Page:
The UN Working Group on Business and Human Rights issued an open letter to the members of the G20 Employment Working Group during its third meeting to prepare the 'Labour and Employment Ministers' Declaration'.
The letter makes recommendations for governments on addressing the linkages between private companies’ supply chains, and human rights and sustainable development.
28 March 2017: The UN Working Group on Business and Human Rights issued an open letter to the members of the Group of 20 (G20) Employment Working Group, regarding its preparation of a ministerial declaration on making global economic growth more inclusive. The letter is accompanied by a set of recommendations on improving the human rights impacts of supply chains.
The G20 Working Group met in Geneva, Switzerland, from 27-28 March 2017 to discuss the final declaration of the labour and employment ministers. The Working Group has chosen the promotion of sustainable global supply chains as one of its main focus areas.
The open letter, signed by Michael K. Addo, Chairperson of the UN Working Group, on behalf of its other members, addresses the linkages between private companies’ supply chains, and human rights and sustainable development. Addo notes that global supply chains are often associated with human rights violations and abuses, including “unsafe working conditions, child and forced labour, livelihoods destroyed by toxic industrial wastes, land seizures without compensation, and persecution of those who speak up against such abuse.”
The G20 should call on governments and business to implement the UN Guiding Principles on Business and Human Rights, says a UN working group.
The G20 is uniquely placed to address this, he writes, due to its large proportion of global economic output, world trade, and global population. The letter calls on governments to promote sustainable supply chains by protecting and respecting human rights, basing their supply chain commitments on the UN Guiding Principles on Business and Human Rights, and referencing the Guiding Principles in the ministerial declaration on labour and employment and in the G20 Leaders’ Declaration, including with a call for governments and business to implement the Principles. The letter’s recommendations also suggest that governments can: protect human rights defenders; implement the “access to remedy;” create national action plans for implementing the Guiding Principles; work with multilateral institutions to ensure policy coherence and alignment with the Guiding Principles; and “lead by example” to ensure that state-owned or controlled businesses respect human rights.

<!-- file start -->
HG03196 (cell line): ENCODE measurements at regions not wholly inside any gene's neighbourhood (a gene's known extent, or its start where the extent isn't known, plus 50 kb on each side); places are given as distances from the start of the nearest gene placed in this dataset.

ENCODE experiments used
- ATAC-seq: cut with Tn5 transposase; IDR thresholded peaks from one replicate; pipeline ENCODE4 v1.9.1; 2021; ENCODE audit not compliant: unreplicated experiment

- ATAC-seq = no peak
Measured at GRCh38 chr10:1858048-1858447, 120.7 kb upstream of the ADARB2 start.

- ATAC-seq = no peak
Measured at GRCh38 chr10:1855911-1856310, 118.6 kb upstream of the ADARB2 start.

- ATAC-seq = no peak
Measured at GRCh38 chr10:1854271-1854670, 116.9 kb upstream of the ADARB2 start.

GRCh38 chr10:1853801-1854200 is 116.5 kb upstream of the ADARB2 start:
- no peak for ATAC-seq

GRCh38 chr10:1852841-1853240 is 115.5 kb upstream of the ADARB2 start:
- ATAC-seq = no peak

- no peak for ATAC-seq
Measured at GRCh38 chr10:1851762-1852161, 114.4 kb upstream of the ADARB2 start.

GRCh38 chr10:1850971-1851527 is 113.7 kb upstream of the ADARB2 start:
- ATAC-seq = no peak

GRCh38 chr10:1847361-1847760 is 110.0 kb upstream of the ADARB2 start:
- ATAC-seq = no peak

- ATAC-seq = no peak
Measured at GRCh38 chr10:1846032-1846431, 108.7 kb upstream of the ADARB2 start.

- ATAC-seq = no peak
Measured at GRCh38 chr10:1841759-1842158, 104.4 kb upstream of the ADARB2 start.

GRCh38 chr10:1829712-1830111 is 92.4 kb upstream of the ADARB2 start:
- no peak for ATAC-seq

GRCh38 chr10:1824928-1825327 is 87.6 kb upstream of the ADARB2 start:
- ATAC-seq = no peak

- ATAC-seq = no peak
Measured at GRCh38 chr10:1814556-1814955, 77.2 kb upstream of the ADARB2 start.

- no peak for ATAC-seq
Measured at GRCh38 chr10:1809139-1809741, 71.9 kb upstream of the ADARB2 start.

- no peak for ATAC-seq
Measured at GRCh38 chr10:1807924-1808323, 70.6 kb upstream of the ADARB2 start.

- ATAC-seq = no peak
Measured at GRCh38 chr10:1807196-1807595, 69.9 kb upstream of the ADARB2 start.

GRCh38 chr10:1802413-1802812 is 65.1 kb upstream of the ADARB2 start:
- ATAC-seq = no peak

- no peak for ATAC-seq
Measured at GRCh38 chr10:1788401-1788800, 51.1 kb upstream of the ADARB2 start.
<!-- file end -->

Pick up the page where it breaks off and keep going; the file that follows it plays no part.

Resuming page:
The member States of the UN Human Rights Council (HRC) unanimously endorsed the UN Guiding Principles in 2011 as the global standard for preventing and addressing business-related adverse human rights impacts. The UN Working Group on Business and Human Rights is mandated by the HRC to promote the effective and comprehensive dissemination and implementation of the Guiding Principles. Its experts are independent, unpaid and serve in their individual capacity.
The G20 Employment Working Group has met three times, with the March meeting focused on the content of the final declaration of the labour and employment ministers. Its fourth meeting is expected to convene the 16-17 March 2017, to finalize the Ministerial Declaration, directly followed by the Labour and Employment Ministers Meeting on 18-19 May 2017, in Bad Neuenahr, Germany.
The German Presidency aims to promote the G20 priority of inclusive economic growth and the fight against inequalities, with four specific focal areas for the Employment Working Group: shaping the future of work; improving the quality of female employment; integrating migrants and refugees into the labour market; and promoting sustainable global supply chains. [UN Press Release] [Open Letter] [OHCHR Press Release] [HRC Working Group] [G20 Employment Working Group]